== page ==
Discover the Best Cicchetti in Venice: A Guide to Top Bacari Tours

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venetian cicchetti

Did you know that Italy also has its own tapas? Yes, these exquisite snacks, enjoyed at any time of the day but especially during aperitivo hour, are one of the typical specialties of one of the most famous, beloved, and visited cities in Italy. We are talking about Venice, the home of cicchetti, small delights whose ingredients vary according to the season and the availability of fresh produce.

But what exactly are they? They are small bites of bread or polenta, topped with all kinds of cured meats, cheeses, fish, and vegetables, to be eaten either sitting or standing in one of the typical Venetian osterias, often accompanied by a Spritz or a glass of wine. There are no fixed recipes, just combinations, more or less common, that mix creativity with tradition.
We know, we’ve made your mouth water, and to make you even hungrier, we’ll take you on a journey to discover the five places where you can taste the best cicchetti in Venice. We recommend trying them all during your stay in the lagoon city. Affordable, tasty, and varied: you won’t regret it!

Starting with the Origins

First fun fact: where does the name “cicchetto” come from? Contrary to what one might think, the origin does not come from the Venetian dialect but from the Latin “ciccus”, which means “small quantity,” morsel. They began to spread during the period of the Maritime Republic, when sailors and fishermen gathered in bacari, the typical Venetian osterias, for a brief moment of conviviality, nibbling on something along with a good glass of wine. Since that time, cicchetti have come down to the present day, constantly renewing and enriching themselves with varieties and flavors that make them so tasty and loved by Venetians and tourists alike.

Cantina do Mori

Let’s start our tour with one of the institutions of Venice, the bacaro that is said to be the oldest in the city, established back in the 1400s in the San Polo district. Entering Cantina do Mori, the selection in front of your eyes will be nothing short of amazing and suitable for all palates. Vegetarian cicchetti, fish-based, cheese, and cured meat, but not only: meatballs and sandwiches – here called “francobolli” (stamps) – are ready to satisfy even the hungriest.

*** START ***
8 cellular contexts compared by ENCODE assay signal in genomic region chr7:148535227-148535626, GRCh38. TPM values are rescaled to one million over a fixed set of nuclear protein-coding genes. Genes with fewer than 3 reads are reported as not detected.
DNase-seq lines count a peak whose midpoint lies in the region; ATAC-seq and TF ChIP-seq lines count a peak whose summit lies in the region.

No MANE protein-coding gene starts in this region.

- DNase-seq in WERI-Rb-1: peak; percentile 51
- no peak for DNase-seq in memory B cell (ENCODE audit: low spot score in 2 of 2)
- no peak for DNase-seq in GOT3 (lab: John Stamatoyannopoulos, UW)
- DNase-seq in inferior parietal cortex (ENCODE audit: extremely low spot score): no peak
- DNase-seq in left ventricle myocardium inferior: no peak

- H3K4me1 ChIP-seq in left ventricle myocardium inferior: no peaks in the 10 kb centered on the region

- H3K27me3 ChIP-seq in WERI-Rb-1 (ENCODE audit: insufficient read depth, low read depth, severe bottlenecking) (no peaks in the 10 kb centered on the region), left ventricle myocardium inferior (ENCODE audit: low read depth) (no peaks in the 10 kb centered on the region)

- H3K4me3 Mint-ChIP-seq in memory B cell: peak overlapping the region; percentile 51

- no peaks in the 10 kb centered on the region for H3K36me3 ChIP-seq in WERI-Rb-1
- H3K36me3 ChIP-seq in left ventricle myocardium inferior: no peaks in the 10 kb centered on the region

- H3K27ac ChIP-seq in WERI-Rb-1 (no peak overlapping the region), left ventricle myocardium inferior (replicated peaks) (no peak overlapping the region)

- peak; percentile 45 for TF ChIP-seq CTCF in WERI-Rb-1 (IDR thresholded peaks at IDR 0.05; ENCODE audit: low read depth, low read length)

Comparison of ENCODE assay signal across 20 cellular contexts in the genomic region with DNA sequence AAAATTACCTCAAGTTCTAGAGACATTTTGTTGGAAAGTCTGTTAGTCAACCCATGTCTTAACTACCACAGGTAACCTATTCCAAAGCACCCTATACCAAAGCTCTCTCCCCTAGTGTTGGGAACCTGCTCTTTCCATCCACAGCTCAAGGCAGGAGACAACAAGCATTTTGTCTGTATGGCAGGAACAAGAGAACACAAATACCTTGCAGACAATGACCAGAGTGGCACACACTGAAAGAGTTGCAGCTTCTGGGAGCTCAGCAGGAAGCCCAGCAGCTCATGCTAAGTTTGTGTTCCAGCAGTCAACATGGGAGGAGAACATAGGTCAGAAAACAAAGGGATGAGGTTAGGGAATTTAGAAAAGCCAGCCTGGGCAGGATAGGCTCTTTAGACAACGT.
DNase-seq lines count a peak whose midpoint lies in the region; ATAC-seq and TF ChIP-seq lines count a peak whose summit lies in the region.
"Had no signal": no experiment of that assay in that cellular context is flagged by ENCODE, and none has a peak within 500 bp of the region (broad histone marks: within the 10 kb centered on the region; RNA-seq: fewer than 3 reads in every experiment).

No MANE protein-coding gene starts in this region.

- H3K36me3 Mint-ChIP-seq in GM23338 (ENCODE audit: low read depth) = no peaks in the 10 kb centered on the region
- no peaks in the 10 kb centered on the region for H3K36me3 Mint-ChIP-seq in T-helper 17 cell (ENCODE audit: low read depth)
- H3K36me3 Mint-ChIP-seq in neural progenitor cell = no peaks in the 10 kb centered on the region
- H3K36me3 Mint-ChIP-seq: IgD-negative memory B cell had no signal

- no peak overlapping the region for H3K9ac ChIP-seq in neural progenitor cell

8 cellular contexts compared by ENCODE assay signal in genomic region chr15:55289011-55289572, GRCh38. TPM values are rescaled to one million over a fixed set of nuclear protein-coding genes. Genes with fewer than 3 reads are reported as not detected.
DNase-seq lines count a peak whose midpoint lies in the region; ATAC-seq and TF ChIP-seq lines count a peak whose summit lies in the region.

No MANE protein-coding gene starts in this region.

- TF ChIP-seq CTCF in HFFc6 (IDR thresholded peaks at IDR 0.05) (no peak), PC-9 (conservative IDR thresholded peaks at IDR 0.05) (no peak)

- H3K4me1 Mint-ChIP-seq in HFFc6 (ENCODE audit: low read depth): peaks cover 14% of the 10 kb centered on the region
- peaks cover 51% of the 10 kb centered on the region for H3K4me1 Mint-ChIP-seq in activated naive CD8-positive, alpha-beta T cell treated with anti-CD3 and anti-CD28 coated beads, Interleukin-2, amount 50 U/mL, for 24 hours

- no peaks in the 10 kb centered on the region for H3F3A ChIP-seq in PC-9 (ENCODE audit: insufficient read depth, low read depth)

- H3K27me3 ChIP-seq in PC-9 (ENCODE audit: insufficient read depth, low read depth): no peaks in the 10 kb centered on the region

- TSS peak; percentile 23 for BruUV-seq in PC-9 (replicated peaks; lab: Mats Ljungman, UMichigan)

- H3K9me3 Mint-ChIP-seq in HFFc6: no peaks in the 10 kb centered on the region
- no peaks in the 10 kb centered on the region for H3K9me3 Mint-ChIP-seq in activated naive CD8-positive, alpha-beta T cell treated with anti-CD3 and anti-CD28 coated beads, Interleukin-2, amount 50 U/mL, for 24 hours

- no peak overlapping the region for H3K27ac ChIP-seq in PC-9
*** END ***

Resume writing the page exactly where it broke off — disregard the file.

Where to find it: Calle Do Mori, 429

Osteria al Portego in Venice

Another bacaro not to be missed is Osteria al Portego in Calle Malvasia, in the Castello district. Tuna meatballs, fried cuttlefish, sardines in saor: Venetian culinary tradition presents itself to visitors in all its charm. Ideal for an aperitivo but also for a dinner with delicious fish dishes.
Where to find it: Calle de la Malvasia, 6014


For those looking for a more contemporary version of the traditional osteria, Bakarò is the place for you. Managed by a dynamic and young team, it offers revisited versions of cicchetti, such as those based on baccalà mantecato, and more unusual dishes that combine local ingredients with more exotic and unusual raw materials. A must-try for those who want to experiment.
Where to find it: Campo Santa Margherita, 3665

Cantine del Vino già Schiavi

In front of the San Trovaso bridge, another symbolic place of the city of Venice. Here too, alongside the more traditional cicchetti, such as those based on cuttlefish and anchovies, you will find more unusual but equally tasty combinations. Famous and appreciated also for its vast selection of wines, both white and red.

Where to find it: Fondamenta Nani, 992

Osteria Ca’ d’Oro Alla Vedova

Here cicchetto does not only mean a slice of bread with tasty toppings. Here you come to eat delicious meatballs, loved across the board because they are perfectly fried, crispy on the outside, and soft inside.
Where to find it: Ramo del Cà d’Oro, 3912


If you are visiting Venice, or you are planning a trip there and want to know what the typical dishes are, you cannot miss the chance to explore this tasty side of the city. A tour among the bacari, with their diverse personalities, is one of the most exciting experiences you can have in the city, discovering cicchetti and their stories.

All that remains is to say “Buon appetito and – as the Venetians say – cin cin!”